The British government issued a list of wide-ranging reforms for English football in a bid to combat the alarming levels of debt within the professional game.
A formal government response to a parliamentary report on football governance called for the Football Association to be given a greater role in managing the sport and ensuring clubs were maintaining sustainable business models.
“The Government shares the concern expressed by the committee at the extent of losses and the number of clubs on the edge of viability,” the response said.
“Debt per se is not always a bad thing, but it must be genuinely sustainable and should be assessed as a percentage of turnover.
“Government believes that there is a legitimate role for the national governing body, working hand in hand with competition organisers, to ensure that appropriate and consistent checks and balances are in place to protect the overall financial integrity of the national game and its long-term viability.”
The response praised efforts by the Football League to introduce its own financial fair play regulations from next year.
As of the 2012-13 season, clubs will only be allowed to spend what they earn while no more than 55 percent of turnover can be spent on player wages.
“The recent moves by the Football League to work towards a break-even rule in the Championship are a welcome indication of the appetite amongst many clubs for a change,” the government response said.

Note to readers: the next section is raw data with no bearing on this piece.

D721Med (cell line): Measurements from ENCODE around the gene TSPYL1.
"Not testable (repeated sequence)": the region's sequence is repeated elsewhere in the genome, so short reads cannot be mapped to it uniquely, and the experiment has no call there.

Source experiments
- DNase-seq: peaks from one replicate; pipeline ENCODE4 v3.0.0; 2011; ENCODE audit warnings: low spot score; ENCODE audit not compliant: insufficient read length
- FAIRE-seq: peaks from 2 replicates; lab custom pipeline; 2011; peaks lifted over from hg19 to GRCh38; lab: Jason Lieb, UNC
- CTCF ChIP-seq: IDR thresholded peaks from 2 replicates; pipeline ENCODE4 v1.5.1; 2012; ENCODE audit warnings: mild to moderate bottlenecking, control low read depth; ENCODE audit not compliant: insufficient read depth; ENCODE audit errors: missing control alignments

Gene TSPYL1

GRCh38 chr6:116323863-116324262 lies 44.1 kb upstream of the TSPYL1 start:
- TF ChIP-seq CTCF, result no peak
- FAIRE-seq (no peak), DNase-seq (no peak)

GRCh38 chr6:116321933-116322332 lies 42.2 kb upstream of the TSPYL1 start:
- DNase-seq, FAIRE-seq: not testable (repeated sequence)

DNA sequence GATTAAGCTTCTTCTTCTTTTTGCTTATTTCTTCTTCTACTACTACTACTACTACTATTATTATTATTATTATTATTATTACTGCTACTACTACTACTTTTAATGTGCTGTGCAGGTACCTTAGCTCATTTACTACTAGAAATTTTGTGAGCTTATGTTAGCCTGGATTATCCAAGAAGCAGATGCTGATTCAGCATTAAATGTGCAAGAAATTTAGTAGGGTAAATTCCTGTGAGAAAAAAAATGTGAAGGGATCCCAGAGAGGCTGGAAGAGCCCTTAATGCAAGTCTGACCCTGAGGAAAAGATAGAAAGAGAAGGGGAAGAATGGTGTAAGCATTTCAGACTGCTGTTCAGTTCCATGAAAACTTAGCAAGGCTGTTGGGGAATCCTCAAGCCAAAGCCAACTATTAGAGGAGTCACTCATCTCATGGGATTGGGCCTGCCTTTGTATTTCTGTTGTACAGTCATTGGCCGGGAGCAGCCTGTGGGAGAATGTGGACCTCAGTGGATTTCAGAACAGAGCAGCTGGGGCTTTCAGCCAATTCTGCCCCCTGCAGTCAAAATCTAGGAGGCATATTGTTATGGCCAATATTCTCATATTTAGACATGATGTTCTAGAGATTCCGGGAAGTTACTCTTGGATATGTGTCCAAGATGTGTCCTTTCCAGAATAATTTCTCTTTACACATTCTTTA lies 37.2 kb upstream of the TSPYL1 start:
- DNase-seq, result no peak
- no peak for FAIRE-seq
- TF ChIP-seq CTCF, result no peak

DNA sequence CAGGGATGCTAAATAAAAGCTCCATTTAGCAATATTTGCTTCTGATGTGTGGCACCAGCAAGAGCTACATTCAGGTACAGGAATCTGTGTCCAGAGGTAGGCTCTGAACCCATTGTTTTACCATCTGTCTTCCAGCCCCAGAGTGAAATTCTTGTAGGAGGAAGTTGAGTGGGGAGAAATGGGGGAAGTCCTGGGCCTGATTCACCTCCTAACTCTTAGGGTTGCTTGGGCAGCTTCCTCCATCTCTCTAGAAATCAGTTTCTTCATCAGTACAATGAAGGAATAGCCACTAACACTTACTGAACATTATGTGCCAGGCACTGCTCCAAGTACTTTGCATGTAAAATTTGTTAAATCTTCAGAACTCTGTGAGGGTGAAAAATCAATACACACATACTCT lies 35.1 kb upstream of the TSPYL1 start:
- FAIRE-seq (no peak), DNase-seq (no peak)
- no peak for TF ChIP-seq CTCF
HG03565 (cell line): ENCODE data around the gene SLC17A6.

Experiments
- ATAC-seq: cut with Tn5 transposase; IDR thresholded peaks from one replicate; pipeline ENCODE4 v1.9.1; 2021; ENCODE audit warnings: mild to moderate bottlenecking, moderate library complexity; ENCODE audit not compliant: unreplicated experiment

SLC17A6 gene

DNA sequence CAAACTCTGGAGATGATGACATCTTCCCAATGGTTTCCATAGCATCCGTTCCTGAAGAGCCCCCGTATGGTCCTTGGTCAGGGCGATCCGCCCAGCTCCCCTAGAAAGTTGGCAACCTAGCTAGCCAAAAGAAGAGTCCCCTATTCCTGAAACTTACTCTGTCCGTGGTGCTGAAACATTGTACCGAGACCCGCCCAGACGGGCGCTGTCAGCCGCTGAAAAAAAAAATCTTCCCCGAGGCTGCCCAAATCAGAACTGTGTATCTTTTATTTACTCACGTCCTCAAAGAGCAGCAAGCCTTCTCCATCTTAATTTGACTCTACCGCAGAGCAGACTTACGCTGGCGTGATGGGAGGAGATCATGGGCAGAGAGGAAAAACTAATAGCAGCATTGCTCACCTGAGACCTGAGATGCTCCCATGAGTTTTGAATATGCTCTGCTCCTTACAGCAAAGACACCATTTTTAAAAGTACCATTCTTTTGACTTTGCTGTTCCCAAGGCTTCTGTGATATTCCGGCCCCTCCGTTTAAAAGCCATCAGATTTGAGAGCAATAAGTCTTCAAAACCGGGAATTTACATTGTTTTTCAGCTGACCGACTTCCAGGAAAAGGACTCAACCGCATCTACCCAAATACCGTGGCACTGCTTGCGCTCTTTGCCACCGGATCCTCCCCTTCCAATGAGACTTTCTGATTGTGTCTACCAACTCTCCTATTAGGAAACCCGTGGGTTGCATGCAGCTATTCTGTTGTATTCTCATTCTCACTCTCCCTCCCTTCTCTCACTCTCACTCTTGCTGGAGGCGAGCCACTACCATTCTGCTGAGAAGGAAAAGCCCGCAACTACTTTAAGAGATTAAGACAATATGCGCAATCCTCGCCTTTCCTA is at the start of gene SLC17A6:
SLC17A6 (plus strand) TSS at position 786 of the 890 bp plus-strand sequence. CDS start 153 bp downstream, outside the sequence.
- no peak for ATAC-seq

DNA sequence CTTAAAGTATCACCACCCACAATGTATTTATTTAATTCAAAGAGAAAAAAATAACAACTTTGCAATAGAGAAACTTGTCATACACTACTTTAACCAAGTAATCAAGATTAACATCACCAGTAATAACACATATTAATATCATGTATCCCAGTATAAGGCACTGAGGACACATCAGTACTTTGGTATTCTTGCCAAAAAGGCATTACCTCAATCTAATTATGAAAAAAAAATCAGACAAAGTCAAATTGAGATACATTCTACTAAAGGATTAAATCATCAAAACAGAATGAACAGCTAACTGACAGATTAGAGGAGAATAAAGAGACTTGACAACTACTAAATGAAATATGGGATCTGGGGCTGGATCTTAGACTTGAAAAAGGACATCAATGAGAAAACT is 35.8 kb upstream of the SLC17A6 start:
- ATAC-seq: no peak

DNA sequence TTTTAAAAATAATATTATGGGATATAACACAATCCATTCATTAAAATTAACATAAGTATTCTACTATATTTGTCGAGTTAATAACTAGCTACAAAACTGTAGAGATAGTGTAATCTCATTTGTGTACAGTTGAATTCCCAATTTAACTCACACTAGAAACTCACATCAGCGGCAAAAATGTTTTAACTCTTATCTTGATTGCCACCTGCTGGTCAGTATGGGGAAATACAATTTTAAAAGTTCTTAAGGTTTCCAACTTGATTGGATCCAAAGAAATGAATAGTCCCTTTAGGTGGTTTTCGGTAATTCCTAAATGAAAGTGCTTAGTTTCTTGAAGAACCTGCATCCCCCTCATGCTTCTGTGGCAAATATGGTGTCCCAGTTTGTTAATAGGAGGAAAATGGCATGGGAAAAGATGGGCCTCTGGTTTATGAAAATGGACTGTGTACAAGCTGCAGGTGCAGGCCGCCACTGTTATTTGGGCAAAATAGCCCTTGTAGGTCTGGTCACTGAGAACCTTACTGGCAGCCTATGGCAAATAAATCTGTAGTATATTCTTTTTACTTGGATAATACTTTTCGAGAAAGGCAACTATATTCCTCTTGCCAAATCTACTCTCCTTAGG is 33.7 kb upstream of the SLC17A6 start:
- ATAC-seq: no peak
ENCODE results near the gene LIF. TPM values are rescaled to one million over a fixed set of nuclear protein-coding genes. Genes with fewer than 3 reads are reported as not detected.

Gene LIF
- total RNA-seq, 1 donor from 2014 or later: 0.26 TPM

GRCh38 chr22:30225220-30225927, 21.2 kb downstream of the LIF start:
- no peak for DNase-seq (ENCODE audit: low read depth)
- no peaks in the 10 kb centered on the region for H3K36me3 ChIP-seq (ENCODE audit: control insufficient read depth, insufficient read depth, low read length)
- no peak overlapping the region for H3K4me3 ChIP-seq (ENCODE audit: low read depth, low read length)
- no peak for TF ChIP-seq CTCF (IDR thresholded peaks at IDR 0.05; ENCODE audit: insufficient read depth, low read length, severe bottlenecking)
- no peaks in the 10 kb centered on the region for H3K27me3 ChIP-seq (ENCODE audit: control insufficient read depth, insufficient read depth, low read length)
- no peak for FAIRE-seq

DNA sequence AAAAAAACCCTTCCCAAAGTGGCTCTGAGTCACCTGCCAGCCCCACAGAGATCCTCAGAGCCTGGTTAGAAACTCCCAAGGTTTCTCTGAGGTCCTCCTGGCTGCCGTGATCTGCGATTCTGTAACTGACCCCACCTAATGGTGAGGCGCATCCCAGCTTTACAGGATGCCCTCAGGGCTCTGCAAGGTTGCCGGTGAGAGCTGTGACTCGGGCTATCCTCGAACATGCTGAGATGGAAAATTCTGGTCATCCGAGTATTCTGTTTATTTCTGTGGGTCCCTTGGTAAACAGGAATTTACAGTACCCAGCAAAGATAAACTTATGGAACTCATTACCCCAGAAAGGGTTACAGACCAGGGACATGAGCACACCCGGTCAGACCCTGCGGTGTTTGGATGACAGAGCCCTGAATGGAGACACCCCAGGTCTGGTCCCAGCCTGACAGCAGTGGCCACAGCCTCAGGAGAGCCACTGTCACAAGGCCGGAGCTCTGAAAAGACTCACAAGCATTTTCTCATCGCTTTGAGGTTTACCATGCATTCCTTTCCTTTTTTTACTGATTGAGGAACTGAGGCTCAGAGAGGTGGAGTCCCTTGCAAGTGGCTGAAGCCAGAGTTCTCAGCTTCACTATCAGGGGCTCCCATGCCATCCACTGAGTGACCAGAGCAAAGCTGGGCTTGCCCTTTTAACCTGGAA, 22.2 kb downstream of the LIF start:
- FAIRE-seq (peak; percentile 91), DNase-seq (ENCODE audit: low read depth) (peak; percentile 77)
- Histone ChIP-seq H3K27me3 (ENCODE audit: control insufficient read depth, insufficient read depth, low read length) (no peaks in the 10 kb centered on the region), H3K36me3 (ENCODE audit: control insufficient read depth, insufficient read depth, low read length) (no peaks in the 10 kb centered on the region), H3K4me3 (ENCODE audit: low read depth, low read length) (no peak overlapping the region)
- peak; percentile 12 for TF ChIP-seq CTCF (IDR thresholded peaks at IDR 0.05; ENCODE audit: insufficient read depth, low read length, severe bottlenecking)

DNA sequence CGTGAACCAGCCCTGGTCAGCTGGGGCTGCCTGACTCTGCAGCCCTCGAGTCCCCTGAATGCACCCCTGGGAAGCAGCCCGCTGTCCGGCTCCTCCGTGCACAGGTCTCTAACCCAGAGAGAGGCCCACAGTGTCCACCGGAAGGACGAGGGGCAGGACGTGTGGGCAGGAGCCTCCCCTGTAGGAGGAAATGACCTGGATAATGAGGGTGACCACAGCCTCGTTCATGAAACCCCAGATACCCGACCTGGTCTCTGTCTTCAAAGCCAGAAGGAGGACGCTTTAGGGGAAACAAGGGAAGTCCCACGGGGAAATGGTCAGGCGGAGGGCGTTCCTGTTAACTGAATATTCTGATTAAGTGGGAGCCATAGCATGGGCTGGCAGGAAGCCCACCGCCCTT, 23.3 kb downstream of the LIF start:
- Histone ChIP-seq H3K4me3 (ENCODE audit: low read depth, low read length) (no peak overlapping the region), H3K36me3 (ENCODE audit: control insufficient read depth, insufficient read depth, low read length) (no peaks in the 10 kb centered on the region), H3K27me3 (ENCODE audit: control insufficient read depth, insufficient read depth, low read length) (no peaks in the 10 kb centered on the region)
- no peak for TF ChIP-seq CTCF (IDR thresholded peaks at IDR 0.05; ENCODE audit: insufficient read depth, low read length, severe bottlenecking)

The government said a new licensing system should be set up which would include tests for financial sustainability as well as stringent checks on club owners and directors.
“The Government expects that the issue of financial sustainability should be addressed as part of the recommendations on the new licensing model,” the response said.
British Sports Minister Hugh Robertson denied the government was attempting to run football in the country.
“This country is hugely passionate about our national game and there are many reasons we should be pleased with how it has progressed over the last two decades,” Robertson said.
“However, I believe that there are improvements that can be made in the governance arrangements, which have failed to keep up with the changing pace of the modern game.
“I do not want Government to run football, so this is an opportunity for the football family to work together to benefit the game in the long term.”